Tuesday, August 28, 2012

Learning Tomography: Radon Transform

In the previous posts, I assume that the sinogram was already collected (or calculated) and we only focused on the process of reconstruction. Now, it is time to see how a sinogram can be computed from a given 2D slice (extracted from 3D data). 

1- From 2D-image to 1D-projection

From the clown image available in the Samples of ImageJ (I crop it to get a square and convert it into gray-levels), ...

Fig.1: Original image
... you can compute a plot profile (Analyze > Plot Profile) corresponding to the sum of all the horizontal lines contained in the rectangular area (by default, the whole image). Thus, what we obtain is exactly a 1D-projection along a vertical direction of the 2D-image.
Here is the corresponding plot, the two peaks correspond to the areas of white make-up.
Fig.2: Plot corresponding to the projection of clown image (Fig.xxx) along a vertical direction.
We can convert this plot into an image as shown in the following figure.

Fig.3: Plot conversion into a 1D-image. Each pixel corresponds to the sum of each of the pixels of a given column.
In ImageJ macro/script, this is done with the function getProfile(...) as shown in the following script. The values are put into an image using the setPixel(...) function.
+++ IJ snippet +++ +++End of IJ snippet +++

In JavaScript, we have to create an object ProfilePlot to use its getProfile(...) method. The principle is rigorously the same as above.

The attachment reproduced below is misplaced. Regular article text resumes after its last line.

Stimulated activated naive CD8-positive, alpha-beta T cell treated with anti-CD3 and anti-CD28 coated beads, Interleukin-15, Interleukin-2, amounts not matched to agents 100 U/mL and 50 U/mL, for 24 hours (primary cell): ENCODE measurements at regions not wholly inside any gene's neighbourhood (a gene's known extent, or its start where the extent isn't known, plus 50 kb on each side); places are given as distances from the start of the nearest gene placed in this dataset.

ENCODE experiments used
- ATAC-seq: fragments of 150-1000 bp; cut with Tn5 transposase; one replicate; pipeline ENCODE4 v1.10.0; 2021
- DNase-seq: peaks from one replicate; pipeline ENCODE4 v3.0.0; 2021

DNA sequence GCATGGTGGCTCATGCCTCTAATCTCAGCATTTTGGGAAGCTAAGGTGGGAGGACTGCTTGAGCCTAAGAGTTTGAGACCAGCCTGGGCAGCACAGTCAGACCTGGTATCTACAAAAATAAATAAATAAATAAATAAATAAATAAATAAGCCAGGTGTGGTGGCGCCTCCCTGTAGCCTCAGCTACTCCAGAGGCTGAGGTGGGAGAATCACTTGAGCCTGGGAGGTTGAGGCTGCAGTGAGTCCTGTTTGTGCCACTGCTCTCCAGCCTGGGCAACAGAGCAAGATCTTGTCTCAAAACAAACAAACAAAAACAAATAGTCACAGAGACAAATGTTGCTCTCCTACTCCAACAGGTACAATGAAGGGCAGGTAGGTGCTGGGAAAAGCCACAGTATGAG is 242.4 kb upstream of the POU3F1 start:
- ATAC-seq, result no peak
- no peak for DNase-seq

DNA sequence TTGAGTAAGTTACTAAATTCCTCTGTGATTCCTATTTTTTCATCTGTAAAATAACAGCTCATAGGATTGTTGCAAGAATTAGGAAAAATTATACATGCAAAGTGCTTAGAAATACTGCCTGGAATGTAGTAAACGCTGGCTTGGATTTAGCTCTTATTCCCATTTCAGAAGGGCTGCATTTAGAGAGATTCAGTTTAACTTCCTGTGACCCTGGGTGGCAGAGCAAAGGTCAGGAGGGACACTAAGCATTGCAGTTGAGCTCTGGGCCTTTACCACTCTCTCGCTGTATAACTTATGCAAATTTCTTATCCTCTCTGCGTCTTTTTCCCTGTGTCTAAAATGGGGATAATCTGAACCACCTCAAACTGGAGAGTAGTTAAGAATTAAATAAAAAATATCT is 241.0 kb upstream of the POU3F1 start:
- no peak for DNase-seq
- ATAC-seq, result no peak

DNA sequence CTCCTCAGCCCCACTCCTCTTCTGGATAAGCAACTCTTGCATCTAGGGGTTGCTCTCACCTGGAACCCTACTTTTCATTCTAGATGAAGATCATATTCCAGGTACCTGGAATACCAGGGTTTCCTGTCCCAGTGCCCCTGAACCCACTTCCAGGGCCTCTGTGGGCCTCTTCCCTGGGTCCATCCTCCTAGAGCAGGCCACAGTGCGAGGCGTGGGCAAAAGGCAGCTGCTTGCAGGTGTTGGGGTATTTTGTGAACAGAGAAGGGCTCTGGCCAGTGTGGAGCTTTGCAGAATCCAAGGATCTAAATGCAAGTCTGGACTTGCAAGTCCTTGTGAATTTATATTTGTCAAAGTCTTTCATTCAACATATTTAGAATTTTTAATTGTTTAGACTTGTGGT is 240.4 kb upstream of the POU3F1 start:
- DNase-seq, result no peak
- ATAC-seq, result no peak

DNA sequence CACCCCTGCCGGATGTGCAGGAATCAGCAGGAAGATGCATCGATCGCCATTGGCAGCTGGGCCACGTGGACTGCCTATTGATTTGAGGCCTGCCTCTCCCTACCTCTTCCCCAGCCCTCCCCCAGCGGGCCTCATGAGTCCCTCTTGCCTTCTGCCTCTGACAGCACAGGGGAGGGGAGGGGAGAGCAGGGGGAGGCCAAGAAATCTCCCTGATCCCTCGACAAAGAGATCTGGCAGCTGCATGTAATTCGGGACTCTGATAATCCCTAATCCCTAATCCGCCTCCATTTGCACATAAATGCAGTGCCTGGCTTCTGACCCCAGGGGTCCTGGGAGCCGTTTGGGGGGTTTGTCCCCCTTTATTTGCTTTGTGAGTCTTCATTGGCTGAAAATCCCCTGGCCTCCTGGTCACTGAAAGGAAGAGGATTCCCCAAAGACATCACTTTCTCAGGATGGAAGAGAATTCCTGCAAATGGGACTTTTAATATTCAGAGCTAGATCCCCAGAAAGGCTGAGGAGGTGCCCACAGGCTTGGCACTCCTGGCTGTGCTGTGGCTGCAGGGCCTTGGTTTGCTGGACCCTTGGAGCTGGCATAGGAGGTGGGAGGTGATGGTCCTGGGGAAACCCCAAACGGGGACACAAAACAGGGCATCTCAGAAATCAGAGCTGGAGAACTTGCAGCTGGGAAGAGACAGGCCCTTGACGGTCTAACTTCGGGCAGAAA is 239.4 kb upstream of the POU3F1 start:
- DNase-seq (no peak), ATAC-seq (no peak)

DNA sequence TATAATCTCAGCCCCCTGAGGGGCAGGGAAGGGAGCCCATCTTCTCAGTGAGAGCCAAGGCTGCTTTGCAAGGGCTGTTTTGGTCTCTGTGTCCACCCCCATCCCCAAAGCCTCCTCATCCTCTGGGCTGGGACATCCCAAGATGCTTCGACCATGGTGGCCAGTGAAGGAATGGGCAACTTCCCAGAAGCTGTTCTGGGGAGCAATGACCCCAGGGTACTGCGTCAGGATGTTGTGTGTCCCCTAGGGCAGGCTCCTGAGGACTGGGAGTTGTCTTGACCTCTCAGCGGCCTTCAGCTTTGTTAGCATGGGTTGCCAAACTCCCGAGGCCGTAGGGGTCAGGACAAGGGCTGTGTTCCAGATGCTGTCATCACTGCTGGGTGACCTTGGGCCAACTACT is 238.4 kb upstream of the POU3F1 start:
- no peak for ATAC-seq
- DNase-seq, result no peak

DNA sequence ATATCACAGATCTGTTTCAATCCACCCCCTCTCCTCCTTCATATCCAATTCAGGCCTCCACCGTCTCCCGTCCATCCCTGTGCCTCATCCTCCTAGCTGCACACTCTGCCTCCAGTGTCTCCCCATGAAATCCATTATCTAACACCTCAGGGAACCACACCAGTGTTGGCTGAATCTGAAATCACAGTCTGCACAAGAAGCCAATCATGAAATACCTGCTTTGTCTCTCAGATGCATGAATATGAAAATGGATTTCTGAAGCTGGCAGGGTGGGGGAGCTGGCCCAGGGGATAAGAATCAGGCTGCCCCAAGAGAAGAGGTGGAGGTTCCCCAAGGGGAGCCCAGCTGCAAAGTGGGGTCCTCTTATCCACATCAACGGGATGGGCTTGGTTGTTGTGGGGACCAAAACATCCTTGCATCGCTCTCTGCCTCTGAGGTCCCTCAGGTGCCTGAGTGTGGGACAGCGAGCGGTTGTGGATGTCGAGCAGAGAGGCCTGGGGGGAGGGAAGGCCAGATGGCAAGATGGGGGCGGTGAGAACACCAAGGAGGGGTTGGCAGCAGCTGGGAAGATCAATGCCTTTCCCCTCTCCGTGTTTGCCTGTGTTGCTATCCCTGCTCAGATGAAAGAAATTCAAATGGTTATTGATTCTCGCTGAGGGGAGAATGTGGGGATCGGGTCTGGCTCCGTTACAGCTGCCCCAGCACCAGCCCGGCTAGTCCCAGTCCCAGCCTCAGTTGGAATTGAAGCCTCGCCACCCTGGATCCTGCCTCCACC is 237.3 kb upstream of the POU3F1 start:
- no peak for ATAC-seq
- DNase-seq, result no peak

+++ IJ JavaScript snippet +++ +++End of IJ JavaScript snippet +++

2- Radon Transform (or Sinogram)

2-1- Principle
Radon transform also called sinogram is a collection of 1D projections calculated from different directions as shown in Fig. 4. Then, each 1D projection is stacked in an image (aka the sinogram).
Fig. 4: Principle of sinogram computation.
2-2- How to compute a sinogram?
The heart of the script is the chunk of previous code (section 1) with an additional loop to calculate the various projections. Rather than calculating oblique projections, the input image is rotated in such a way that the projection direction is always vertical. To summarize,
  • step #1: For a given angle θ
  • step #2: Duplicate and rotate the input image of  θ
  • step #3: Compute the projection using the Profile function (vertical direction)
  • step #4: Copy and paste the profile pixel values in the sinogram at row θ
  • step #5: the temporary rotated image is removed.

+++ IJ JavaScript snippet +++ +++End of IJ JavaScript snippet +++

Note: The two first lines of code allows to compute the angle stride depending of the sinogram height. By default, I use 180 projections leading to an angle stride of 1°.
2-3- And now, the result ...
Fig.5: Radon transform computed from image of Fig.1.

In conclusion, the sinogram often corresponds to input real data obtained from non-invasive devices like X-ray tomo-densitometer or electron microscope. Thus, the main purpose is to reconstruct data (a 2D slice of the sample) from the sinogram by inversing the Radon Transform. This operation (inverse Radon transform) is described in Section 2 of the Learning Tomography Series [Link] corresponding to this first post [Link].

Other crazybiocomputing posts

Further readings are available in ...
  • Learning Tomography Series  [Link]
  • Image Processing TOC [Link]


  1. Hey there !
    Awesome post, what I liked about is is that you explain the step by step code, which helped me a lot to understand the radon tr.
    Do you happen to have the same thing for the back transform, to get the scary clown back ?
    Cheers !

    1. Thank you for your comment. The back transform and its variants are described in the 'Learning Tomography Series' see the link above and the best is to begin with the 'Simple Back Projection' post and then to the 'Filtered Back-Projection'.